We all recognize The Wall, Pink Floyd’s magnum opus released in 1980. We might not know it as well as the band’s ever-popular The Dark Side of the Moon, but we know it well enough. It is one of the greatest concept albums ever released, so what the hey? Why not a live release? The Wall was only performed by the original members a total of three times, twice in America and once in London. Twenty years after the original release of The Wall, we’ve been given a live version of the classic 2-CD set and guess what?
It was worth every ounce of the wait.
I am going to forgo talking about the live music on Is There Anybody Out There? for a moment and remark on the booklets included with the 2-CD set. There are actually two booklets, both of them illuminated by brilliant pictures from the live show 20 years ago. My favorite picture is most certainly the shot of the huge black pig hovering over the audience—awesome. Included are notes from the band members themselves as well as notes from the original stage designers, the art director and even the sound mixer. As a whole, the liner notes are fulfilling in both their content and in their photographic splendor.
Judging from the quality of the recording, the sound mixer-James Guthrie-did one hell of a job with the show itself. The quality is top-notch from the opening introduction to the final notes of “Outside the Wall.” The album transports you into the very front rows of the concert, there before the lights and the madness of the live show itself. The recording makes it immediately lamentable that I missed the live shows 20 years ago—of course, I was only seven years old, but I can still lament. If you were one of the lucky people to catch The Wall live, then this recording will most certainly have you pining for an encore. The energy bristles in the clean guitar, the screaming lead; thunders in the crash of snare and cymbal, rolls unchecked in the backbone of the bass. The sound was captured perfectly and presented without a hitch. Most live recordings fail to capture the energy and the sound, but on Is There Anybody Out There? this is hardly a worry.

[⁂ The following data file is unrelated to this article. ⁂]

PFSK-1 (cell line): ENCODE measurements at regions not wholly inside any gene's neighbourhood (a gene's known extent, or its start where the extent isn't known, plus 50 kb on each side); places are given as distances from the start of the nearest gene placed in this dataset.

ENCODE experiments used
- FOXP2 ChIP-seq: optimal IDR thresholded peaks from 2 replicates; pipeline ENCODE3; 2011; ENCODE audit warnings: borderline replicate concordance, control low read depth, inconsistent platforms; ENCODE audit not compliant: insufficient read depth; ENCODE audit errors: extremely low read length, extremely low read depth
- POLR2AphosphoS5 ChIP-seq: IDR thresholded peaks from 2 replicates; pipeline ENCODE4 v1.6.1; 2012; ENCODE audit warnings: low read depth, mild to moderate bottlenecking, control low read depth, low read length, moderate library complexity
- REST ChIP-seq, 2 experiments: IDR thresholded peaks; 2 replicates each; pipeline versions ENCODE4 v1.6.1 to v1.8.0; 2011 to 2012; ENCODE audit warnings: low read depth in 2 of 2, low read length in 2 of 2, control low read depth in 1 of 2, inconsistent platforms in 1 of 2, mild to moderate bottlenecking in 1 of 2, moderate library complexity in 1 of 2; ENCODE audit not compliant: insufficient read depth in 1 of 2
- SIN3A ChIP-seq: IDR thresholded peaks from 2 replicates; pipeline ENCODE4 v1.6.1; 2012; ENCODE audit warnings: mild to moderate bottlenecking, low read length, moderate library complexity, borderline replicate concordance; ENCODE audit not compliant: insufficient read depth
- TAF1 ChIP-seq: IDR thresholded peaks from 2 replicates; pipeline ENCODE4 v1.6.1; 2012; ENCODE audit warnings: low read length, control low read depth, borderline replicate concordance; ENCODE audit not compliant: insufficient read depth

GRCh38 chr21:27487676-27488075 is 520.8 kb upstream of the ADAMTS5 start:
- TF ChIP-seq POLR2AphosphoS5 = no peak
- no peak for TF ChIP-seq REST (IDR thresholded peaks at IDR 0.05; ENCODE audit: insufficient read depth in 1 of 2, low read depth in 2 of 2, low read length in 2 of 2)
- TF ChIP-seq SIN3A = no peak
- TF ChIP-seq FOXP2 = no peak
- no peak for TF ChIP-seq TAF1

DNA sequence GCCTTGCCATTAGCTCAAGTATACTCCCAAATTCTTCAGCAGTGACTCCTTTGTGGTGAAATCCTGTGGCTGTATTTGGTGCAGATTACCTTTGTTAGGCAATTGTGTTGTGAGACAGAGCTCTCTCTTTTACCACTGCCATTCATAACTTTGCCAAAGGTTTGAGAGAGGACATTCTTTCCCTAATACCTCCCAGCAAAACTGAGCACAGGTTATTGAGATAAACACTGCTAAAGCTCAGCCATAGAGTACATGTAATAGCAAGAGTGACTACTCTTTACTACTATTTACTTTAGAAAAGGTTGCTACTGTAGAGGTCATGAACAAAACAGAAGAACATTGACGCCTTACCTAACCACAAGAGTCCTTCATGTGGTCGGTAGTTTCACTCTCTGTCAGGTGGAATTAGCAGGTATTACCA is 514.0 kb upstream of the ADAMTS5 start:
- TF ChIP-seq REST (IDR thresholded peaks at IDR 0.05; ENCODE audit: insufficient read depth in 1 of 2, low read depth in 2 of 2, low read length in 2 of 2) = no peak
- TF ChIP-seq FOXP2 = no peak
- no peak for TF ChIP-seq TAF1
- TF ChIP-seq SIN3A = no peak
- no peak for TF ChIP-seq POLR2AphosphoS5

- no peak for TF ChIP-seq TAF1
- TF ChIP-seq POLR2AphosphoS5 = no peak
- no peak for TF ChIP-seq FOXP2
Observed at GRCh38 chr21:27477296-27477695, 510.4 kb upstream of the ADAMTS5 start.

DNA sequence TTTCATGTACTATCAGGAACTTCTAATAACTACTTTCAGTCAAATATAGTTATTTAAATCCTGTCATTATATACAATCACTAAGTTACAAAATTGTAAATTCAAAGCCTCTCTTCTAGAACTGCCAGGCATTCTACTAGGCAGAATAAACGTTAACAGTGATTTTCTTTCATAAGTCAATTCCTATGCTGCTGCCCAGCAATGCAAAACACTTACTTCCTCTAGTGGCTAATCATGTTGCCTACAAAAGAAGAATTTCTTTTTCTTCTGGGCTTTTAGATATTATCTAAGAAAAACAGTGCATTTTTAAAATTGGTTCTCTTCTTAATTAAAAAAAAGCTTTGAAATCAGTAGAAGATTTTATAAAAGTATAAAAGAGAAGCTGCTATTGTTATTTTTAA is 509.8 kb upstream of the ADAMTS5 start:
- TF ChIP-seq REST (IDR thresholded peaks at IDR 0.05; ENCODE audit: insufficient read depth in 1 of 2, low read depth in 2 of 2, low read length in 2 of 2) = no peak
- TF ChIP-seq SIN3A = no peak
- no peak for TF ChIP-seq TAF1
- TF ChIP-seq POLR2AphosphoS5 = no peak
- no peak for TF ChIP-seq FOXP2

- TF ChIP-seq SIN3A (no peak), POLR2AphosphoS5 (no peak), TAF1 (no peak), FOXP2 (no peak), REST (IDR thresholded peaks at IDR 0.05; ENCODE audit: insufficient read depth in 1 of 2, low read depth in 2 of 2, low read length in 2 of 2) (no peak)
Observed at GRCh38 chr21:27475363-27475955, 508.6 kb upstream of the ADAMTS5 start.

As to the songs themselves, they are just as powerful as they were on the original album. Most of them seem even more powerful recorded live. The extended jam session tacked on to the end of “Another Brick in the Wall-Pt. 2” is an outstanding mix of Gilmore playing some searing lead and Wright’s Hammond Jammin’. “Goodbye Blue Sky” is even more haunting than before-hearing the little girl say “Look Mommy, there’s an airplane up in the sky,” and then the beautiful acoustic picking taking up from there, along with the grave wall of voice and keyboard in the background, is almost more than one can comfortably endure. “Hey You” finds an even more powerful voice than before, as do “Comfortably Numb,” “Vera,” and many others. A few songs are almost exact copies of their album counterparts, but for the most part every track is in some way or another better than the original.
All in all, Is There Anybody Out There? is an awesome live expose of Pink Floyd performing their unforgettable concept album live. Twenty years later the album has lost none of its appeal; moreover, the album is even better than the original, something very rare in the world of live albums.
What else can one say? Long live The Wall!
// Sound Affects
"The man whose songs were recorded by Johnny Cash, Alan Jackson, Ricky Skaggs, David Allan Coe, The Highwaymen, and countless others succumbs to time’s cruel cue that the only token of permanence we have to offer are the effects of shared moments and memories.READ the article